Authors: Caroline Moorehead
An Extraordinary Story of
Women, Friendship, and Resistance
in Occupied France
On 5 January 1942, a French police inspector named Rondeaux, stationed in the 10th arrondissement of Paris, caught sight of a man he believed to be a wanted member of the French Resistance. André Pican was a teacher, and he was indeed the head of the Front National of the Resistance in the Seine-Inférieure; there was a price of 30,000 francs on his head for the derailing of a train carrying requisitioned goods and war materiel to Germany.
Rondeaux’s superior, a zealous anti-communist Frenchman and active collaborator of the Gestapo called Lucien Rottée, thought that Pican might lead them to other members of the Resistance. Eleven inspectors were detailed to follow, but not to arrest, him.
Over the next two weeks, they searched the streets of Paris in vain. Then, on 21 January, an inspector carrying out a surveillance of the Café du Rond near the Porte d’Orléans thought he saw a man answering to Pican’s description. He followed him and watched as he stopped to talk to a thickset man in his thirties, with a bony face and a large moustache. Rottée’s men stayed close. On 11 February, Pican was seen standing outside a shop window, then, at ‘15.50’ entering a shop in the company of a woman ‘28–30 years of age, 1.70m high, slender, with brown hair curling at the ends’; she was wearing a ‘Prussian blue coat, with a black belt and light grey woollen stockings,
’. The policeman, not knowing who she was, christened her ‘Femme Buisson-St-Louis’ after a nearby métro station; Pican became ‘Buisson’. After watching a film in Le Palais des Glaces cinema, Pican and Femme Buisson were seen to buy biscuits and oysters before parting on the rue Saint-Maur.
In the following days, Pican met ‘Motte Piquet’, ‘Porte Souleau’ and ‘Femme No. 1 de Balard’. Not knowing who they were, the police officers gave them the names of the places where they were first seen.
On 12 February, Femme Buisson was seen to enter the Café au Balcon, where she was handed a small suitcase by ‘Merilmontant’ —a short woman in her mid-thirties, ‘c. 1.55m, dark brown hair in a net, black coat, chic fauve leather bag, red belt’. By now, Pican had also met and exchanged packets with ‘Femme Brunet St Lazare’ (‘34, 1.60m, very dark, pointed nose, beige coat, hood lined in a patterned red, yellow and green material’), and with ‘Femme Claude Tillier’ (‘1.65m, 33, dark, somewhat corpulent, bulky cardigan and woollen socks’). ‘Femme Vincennes’ (‘1.60m, 32, fair hair, glasses, brown sheepskin fur coat, beige wool stockings’) was seen talking to ‘Femme Jenna’ and ‘Femme Dorian’. One of the French police officers, Inspector Deprez, was particularly meticulous in his descriptions of the women he followed, noting on the buff rectangular report cards which each inspector filled out every evening that ‘Femme République’ had a small red mark on her right nostril and that her grey dress was made of angora wool.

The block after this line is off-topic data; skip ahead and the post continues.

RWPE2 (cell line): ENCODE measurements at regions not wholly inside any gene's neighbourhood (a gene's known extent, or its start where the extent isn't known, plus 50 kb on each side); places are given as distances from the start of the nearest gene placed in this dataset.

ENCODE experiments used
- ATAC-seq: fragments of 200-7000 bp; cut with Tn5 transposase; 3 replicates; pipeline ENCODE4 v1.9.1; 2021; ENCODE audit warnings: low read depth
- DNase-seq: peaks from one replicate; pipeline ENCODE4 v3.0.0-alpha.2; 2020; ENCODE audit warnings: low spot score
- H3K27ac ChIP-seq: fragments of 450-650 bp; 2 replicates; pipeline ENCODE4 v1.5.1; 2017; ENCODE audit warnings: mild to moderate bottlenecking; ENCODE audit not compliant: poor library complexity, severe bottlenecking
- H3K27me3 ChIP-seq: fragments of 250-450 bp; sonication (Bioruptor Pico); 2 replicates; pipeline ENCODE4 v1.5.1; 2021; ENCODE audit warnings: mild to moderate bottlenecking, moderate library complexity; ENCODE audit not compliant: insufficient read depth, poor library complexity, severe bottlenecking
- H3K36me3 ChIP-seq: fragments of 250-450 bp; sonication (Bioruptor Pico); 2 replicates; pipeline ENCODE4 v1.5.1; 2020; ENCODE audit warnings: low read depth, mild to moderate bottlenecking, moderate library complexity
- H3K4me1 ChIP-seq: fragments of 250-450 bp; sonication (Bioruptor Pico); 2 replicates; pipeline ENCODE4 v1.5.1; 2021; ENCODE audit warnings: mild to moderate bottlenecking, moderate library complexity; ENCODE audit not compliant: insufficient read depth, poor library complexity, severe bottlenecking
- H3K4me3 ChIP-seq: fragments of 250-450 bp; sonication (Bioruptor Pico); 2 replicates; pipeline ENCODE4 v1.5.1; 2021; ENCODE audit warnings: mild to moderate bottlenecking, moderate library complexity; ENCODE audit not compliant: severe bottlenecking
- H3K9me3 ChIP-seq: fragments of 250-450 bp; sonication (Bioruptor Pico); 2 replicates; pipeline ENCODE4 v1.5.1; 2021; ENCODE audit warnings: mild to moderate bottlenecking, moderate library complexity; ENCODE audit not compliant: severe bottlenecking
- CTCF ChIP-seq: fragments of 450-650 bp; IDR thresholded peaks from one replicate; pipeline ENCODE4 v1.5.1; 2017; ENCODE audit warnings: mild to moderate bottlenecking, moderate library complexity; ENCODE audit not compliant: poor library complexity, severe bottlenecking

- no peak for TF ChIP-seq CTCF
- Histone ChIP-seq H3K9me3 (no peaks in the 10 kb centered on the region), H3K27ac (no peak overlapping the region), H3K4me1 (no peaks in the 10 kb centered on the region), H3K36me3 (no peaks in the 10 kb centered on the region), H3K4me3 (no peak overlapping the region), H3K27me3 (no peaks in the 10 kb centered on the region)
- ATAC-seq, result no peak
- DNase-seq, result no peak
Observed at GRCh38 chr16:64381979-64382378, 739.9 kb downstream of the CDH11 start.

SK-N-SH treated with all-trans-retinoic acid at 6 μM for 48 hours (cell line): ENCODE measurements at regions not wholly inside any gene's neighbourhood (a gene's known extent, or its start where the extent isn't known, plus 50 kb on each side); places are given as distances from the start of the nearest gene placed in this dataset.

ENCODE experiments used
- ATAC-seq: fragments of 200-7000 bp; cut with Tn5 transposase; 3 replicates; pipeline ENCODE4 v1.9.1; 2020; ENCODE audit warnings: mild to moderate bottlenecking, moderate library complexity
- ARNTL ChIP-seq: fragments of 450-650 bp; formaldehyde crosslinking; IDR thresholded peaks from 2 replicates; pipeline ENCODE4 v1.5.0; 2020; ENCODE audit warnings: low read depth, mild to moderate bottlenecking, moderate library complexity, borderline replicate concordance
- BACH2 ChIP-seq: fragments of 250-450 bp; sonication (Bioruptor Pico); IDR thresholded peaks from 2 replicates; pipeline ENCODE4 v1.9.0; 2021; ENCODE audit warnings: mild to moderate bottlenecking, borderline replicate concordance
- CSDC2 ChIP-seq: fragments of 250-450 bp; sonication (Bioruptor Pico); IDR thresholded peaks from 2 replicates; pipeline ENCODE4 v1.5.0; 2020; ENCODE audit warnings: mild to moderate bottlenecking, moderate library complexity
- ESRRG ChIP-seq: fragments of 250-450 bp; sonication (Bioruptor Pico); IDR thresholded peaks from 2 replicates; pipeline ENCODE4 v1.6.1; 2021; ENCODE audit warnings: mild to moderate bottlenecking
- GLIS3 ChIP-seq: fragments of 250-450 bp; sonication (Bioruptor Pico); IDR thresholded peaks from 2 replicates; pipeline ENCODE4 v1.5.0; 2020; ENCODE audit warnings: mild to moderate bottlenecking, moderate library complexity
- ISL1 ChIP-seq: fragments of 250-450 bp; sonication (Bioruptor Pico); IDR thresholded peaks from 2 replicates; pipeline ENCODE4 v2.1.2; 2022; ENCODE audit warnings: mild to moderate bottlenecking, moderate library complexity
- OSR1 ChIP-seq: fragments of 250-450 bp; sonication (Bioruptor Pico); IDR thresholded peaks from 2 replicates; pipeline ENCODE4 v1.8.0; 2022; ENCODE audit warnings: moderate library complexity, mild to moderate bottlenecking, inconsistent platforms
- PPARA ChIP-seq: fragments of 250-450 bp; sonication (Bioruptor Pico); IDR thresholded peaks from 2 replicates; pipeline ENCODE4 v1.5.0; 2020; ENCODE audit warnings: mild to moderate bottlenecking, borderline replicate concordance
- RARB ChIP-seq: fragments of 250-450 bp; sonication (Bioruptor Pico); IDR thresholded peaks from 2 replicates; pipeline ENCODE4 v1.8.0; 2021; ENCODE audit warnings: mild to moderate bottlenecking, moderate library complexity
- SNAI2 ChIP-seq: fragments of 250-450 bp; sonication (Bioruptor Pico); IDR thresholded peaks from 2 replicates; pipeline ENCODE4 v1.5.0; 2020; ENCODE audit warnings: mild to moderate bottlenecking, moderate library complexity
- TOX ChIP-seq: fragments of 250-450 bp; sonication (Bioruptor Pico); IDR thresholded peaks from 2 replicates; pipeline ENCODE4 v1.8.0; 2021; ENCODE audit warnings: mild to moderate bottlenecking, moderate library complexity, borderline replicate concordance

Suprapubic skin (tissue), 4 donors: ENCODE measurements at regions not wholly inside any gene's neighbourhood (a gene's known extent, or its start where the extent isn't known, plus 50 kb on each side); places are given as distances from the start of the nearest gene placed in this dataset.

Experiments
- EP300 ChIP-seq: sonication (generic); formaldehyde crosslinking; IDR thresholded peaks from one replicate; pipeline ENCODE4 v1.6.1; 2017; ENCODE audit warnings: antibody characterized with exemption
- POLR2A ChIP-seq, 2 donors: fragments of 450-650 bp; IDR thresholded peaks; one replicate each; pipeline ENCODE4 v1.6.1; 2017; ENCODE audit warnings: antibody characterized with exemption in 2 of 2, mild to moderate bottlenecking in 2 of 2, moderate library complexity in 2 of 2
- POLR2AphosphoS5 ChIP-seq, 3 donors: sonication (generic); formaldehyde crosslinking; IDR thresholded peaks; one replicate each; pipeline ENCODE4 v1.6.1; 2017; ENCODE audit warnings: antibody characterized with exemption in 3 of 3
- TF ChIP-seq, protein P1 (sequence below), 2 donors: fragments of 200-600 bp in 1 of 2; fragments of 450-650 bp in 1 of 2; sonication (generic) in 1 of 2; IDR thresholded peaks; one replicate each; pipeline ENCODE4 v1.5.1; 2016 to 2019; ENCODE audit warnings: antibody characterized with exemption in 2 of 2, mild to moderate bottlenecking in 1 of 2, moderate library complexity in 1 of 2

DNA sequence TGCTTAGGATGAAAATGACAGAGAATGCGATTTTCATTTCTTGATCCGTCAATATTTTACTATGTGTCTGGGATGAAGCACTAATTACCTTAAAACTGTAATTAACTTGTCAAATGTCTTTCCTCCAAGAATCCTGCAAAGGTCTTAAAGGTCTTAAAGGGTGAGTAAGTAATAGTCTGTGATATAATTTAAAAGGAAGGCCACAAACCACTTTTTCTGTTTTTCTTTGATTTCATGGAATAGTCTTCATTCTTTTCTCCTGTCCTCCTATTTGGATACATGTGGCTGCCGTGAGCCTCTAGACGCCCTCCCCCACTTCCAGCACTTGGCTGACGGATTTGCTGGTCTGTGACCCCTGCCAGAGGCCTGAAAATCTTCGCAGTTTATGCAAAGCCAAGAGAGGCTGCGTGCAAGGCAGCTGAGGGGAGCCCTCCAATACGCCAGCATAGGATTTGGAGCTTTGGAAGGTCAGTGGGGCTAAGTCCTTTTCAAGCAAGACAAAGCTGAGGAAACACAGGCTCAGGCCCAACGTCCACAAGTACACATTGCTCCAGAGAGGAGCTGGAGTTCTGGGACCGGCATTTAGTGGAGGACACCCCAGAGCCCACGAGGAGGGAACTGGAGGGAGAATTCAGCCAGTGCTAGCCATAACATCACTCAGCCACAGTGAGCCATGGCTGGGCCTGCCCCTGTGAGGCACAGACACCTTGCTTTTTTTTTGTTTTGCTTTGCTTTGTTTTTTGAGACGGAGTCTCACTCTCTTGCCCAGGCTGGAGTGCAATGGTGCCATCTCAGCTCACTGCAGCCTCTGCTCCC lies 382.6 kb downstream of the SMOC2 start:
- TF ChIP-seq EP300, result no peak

By the middle of February, Pican and his contacts had become visibly nervous, constantly looking over their shoulders to see if they were being followed. Rottée began to fear that they might be planning to flee. The police inspectors themselves had also become uneasy, for by the spring of 1942 Paris was full of posters put up by the Resistance saying that the French police were no better than the German Gestapo, and should be shot in legitimate self-defence. On 14 February, Pican and Femme Brunet were seen buying tickets at the Gare Montparnasse for a train the following morning to Le Mans, and then arranging for three large suitcases to travel with them in the goods wagon. Rottée decided that the moment had come to move. At three o’clock on the morning of 15 February, sixty police inspectors set out across Paris to make their arrests.